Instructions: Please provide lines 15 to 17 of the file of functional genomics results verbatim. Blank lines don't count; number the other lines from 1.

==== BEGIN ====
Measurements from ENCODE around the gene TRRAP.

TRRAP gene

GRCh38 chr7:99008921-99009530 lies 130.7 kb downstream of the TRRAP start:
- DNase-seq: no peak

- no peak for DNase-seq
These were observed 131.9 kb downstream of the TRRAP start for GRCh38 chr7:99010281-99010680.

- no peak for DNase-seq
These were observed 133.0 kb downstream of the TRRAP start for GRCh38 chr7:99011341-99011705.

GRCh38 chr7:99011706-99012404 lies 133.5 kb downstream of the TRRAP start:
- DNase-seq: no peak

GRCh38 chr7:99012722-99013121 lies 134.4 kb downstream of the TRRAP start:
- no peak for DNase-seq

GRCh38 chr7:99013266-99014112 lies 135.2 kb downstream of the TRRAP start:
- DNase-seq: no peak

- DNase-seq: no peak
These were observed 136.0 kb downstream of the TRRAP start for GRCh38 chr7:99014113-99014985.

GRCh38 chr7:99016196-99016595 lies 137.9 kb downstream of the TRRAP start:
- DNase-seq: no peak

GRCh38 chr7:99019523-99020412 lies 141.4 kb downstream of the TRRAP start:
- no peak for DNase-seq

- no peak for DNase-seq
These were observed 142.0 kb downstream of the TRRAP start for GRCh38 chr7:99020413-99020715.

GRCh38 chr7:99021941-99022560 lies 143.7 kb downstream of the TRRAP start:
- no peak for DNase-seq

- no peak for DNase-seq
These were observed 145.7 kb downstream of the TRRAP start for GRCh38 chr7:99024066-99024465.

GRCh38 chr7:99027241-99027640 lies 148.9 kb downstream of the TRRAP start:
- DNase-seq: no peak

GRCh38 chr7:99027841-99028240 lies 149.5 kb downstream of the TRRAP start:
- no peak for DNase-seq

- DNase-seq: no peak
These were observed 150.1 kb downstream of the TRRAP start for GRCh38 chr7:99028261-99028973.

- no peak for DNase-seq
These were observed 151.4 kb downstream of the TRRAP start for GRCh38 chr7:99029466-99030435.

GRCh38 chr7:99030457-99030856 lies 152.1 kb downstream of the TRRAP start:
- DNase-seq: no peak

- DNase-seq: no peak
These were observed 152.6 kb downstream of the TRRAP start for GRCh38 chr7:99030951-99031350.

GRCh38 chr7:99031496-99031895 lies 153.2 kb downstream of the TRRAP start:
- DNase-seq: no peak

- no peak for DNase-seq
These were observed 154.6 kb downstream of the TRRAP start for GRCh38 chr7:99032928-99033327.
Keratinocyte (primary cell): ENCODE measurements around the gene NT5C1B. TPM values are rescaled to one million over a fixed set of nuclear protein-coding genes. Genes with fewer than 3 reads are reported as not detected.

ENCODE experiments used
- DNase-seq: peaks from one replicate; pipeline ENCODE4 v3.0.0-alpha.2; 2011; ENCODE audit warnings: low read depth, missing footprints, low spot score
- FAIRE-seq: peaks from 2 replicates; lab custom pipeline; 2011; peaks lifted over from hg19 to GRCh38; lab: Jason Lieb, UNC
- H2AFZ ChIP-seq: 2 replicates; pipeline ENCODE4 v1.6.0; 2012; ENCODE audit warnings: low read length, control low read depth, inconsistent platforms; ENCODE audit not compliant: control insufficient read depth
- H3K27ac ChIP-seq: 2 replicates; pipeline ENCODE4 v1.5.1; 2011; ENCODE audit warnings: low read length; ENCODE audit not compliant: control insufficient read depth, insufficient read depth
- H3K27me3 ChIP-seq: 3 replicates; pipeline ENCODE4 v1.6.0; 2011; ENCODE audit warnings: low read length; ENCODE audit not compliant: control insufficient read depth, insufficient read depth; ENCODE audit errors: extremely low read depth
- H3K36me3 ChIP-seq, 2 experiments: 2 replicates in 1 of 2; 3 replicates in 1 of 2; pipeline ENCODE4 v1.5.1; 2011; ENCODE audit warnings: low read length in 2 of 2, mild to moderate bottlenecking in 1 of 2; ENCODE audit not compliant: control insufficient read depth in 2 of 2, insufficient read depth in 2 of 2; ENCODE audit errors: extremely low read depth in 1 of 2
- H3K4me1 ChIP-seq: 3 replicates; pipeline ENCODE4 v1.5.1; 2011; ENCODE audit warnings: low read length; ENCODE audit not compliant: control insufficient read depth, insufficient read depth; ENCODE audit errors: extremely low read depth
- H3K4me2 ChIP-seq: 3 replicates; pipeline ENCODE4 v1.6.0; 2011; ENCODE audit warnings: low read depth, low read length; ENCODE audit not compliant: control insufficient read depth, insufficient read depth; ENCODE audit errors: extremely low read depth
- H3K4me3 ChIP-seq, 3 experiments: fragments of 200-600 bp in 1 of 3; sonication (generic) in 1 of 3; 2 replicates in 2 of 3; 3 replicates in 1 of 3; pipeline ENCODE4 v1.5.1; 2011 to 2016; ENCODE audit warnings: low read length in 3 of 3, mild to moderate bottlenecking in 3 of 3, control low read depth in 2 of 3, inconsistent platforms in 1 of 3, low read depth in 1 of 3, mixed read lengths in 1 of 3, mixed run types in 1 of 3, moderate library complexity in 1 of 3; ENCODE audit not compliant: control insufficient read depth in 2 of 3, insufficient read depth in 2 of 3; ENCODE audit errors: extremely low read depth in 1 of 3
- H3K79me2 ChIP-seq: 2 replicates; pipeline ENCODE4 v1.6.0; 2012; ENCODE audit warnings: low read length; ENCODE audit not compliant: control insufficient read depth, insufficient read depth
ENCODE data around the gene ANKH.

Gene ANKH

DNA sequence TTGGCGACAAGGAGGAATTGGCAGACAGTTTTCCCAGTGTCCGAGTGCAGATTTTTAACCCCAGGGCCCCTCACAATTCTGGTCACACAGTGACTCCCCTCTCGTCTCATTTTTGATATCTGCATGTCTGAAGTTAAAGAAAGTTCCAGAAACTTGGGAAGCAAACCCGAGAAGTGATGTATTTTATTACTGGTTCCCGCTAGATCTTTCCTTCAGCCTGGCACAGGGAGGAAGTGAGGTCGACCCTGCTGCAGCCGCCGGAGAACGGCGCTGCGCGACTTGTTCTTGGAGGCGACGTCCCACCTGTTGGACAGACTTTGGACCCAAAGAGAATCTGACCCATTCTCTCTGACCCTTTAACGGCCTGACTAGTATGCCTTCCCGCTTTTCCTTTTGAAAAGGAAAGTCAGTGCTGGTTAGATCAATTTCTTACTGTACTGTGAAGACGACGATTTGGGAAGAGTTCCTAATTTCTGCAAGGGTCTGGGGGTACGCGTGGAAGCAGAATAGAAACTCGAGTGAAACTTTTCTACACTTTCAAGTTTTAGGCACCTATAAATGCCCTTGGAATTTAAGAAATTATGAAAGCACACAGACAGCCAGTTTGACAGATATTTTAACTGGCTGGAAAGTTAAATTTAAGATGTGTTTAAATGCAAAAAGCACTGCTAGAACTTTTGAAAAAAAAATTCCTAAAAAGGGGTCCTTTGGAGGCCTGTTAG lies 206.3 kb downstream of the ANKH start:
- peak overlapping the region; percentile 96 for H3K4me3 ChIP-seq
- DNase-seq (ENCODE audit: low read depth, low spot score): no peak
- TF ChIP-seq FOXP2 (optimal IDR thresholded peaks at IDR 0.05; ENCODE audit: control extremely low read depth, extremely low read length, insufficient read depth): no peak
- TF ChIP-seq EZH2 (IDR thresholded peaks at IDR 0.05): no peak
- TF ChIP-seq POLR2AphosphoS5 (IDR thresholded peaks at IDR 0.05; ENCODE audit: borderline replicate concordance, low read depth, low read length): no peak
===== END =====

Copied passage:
- DNase-seq: no peak
These were observed 136.0 kb downstream of the TRRAP start for GRCh38 chr7:99014113-99014985.

GRCh38 chr7:99016196-99016595 lies 137.9 kb downstream of the TRRAP start: